Others would put forward a financing scheme in which each government would issue its own treasury bills and, therefore, be responsible for servicing them. However, the EU or the ECB would furnish support by standing as the ultimate guarantor. This strategy would raise two delicate questions.
First, since the EU would pay for its members’ possibly irresponsible financial behavior, Brussels would need to be able to monitor and steer fiscal policy in the countries that took on debt under EU guarantees. The requirement appears necessary, given that everybody seems intent on forgetting – perhaps too hastily – the fiscal constraints defined by the Maastricht Treaty. The second problem is that, should a government fail to service its public debt, it is not clear which resources the EU could use to step in.
According to a third possibility, Brussels, or an agency controlled by Brussels, would issue Eurobonds of some sort to obtain cash, which would then be lent to national governments. In this case, of course, the ultimate debtors are member states, but two problems remain. What would happen if national authorities default, or ask for some kind of debt restructuring?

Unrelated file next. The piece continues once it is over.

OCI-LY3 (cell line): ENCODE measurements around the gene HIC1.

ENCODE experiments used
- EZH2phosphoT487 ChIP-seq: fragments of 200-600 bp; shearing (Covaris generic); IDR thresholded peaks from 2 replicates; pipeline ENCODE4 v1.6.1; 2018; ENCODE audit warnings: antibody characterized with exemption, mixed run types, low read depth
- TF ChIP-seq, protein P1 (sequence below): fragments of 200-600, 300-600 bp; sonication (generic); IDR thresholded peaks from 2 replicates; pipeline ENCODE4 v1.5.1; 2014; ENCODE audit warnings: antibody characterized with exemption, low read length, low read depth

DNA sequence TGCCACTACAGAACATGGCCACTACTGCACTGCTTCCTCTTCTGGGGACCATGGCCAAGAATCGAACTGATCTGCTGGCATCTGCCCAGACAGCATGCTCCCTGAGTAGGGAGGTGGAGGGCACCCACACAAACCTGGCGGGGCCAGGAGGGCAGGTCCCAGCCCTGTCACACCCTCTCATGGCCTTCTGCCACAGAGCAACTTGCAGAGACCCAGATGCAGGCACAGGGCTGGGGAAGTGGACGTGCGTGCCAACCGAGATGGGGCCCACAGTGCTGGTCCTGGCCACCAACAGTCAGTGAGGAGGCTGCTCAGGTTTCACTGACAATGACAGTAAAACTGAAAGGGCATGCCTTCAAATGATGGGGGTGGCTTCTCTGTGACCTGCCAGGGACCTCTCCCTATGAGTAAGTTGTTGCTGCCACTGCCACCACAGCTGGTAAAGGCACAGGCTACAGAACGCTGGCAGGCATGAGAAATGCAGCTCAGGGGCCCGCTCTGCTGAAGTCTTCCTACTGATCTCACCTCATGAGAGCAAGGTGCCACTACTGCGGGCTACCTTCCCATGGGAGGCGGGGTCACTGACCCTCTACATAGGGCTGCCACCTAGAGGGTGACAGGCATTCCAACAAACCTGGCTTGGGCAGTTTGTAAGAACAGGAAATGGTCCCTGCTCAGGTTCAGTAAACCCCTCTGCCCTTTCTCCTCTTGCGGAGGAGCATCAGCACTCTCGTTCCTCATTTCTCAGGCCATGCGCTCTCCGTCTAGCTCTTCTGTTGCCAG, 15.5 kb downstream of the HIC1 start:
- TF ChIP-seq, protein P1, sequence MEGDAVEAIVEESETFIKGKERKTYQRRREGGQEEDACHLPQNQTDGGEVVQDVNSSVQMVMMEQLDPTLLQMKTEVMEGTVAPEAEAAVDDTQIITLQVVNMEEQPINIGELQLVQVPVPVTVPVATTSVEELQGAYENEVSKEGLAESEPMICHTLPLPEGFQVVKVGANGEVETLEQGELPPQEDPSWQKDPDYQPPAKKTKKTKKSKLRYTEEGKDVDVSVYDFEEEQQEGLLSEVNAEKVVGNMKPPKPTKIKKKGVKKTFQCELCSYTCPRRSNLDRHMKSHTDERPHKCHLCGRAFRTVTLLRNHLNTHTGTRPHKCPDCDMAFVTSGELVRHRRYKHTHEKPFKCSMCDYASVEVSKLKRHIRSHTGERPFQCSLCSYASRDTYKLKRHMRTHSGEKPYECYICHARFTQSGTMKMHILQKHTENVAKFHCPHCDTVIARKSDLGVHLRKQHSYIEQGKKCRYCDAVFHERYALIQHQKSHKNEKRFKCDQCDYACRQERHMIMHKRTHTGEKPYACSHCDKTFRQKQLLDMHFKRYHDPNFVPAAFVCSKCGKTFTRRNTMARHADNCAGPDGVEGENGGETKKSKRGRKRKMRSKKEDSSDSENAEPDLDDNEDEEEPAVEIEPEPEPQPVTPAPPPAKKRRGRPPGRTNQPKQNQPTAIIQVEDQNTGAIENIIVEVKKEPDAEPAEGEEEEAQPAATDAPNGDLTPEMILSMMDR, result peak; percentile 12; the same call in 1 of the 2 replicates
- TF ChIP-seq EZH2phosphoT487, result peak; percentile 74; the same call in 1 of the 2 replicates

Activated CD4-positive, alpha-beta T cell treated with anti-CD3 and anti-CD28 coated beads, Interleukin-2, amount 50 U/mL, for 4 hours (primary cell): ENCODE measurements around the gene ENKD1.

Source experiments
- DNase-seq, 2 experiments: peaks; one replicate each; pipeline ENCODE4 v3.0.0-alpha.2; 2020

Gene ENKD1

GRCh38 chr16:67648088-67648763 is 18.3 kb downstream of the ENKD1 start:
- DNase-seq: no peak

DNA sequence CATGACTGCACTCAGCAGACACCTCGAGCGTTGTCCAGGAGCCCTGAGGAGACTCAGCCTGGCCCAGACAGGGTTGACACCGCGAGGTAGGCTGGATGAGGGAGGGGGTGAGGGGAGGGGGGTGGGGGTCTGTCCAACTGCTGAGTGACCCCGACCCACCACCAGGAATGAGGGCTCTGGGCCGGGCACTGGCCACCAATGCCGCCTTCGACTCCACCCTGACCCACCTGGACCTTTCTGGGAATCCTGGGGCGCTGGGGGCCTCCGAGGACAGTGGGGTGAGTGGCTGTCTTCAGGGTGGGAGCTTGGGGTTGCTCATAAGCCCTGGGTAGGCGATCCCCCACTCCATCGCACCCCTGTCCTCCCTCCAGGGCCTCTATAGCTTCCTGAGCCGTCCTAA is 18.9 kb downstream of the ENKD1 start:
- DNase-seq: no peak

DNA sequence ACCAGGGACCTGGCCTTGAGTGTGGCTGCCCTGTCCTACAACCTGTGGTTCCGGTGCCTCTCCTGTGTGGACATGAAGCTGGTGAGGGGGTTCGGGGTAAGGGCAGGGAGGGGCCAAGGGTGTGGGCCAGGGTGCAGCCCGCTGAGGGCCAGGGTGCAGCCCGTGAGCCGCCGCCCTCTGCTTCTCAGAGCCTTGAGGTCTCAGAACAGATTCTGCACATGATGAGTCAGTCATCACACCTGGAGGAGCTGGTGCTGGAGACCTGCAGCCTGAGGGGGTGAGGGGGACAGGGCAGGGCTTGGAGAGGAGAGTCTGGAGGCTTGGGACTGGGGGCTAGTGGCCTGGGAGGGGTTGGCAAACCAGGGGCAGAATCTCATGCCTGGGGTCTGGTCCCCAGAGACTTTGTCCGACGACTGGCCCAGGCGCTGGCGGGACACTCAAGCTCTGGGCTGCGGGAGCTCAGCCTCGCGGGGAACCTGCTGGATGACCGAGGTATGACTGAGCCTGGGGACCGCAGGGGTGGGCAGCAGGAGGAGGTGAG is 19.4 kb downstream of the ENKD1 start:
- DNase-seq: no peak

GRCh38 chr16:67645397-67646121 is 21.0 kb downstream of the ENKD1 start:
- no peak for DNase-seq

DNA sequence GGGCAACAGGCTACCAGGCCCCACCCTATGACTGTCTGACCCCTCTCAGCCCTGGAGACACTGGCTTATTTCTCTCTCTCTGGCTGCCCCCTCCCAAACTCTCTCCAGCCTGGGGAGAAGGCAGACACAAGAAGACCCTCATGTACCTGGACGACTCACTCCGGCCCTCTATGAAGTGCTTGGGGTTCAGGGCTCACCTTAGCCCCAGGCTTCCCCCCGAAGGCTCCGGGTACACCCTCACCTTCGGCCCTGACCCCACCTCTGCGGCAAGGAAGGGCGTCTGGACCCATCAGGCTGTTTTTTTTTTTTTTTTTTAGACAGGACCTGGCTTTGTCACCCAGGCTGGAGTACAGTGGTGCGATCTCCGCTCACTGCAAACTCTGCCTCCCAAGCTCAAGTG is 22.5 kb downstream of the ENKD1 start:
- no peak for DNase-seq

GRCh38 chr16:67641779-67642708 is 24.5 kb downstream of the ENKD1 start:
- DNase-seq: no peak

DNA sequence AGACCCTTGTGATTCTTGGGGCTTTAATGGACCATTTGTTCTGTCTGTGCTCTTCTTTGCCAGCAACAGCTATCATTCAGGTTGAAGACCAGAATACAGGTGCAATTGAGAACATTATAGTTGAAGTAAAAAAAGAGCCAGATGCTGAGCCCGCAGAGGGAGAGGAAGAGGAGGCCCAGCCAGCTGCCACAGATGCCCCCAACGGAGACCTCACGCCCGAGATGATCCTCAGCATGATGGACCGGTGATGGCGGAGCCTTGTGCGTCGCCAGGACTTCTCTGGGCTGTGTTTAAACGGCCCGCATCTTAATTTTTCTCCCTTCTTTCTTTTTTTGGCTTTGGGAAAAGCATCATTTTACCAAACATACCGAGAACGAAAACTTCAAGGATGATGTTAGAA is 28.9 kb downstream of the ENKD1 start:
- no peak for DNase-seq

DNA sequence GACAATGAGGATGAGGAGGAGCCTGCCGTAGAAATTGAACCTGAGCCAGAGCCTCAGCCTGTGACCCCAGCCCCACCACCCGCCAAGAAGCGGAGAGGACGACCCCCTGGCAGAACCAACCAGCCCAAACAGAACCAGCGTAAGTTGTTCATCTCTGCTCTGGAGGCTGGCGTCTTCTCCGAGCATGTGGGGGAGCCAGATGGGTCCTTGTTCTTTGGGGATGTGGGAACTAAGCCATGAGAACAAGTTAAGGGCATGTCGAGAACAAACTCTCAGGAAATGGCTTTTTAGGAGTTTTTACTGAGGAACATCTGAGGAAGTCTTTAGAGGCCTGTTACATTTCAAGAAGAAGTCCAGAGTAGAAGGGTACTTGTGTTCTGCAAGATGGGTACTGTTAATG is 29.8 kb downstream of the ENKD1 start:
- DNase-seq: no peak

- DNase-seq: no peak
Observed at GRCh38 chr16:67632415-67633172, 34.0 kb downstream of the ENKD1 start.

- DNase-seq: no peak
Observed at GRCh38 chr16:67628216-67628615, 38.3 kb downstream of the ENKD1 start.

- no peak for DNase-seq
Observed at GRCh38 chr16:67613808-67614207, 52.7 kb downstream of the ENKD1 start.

In addition, how would those funds be distributed among the many EU countries eager to borrow?
The Union’s value
The debate on what to do and how to do it started in early March 2020. It is not settled yet. On the one hand, the EU’s deliberation procedures are not designed for quick decision making. On the other – perhaps more importantly – in its almost 30 years of existence, the EU has failed to clarify the border between national and European solidarity. In particular, the ambiguities surrounding the role of the euro and the ECB have not been sorted out. They add to the current state of confusion.
EU leaders are unlikely to sit down now to better define the notion of a united Europe. Yet the pressure of the looming catastrophe could help them focus. Policymakers across the continent need to assess how much they value the Union and the common currency as they are today, and decide how much they are willing to pay to continue having them.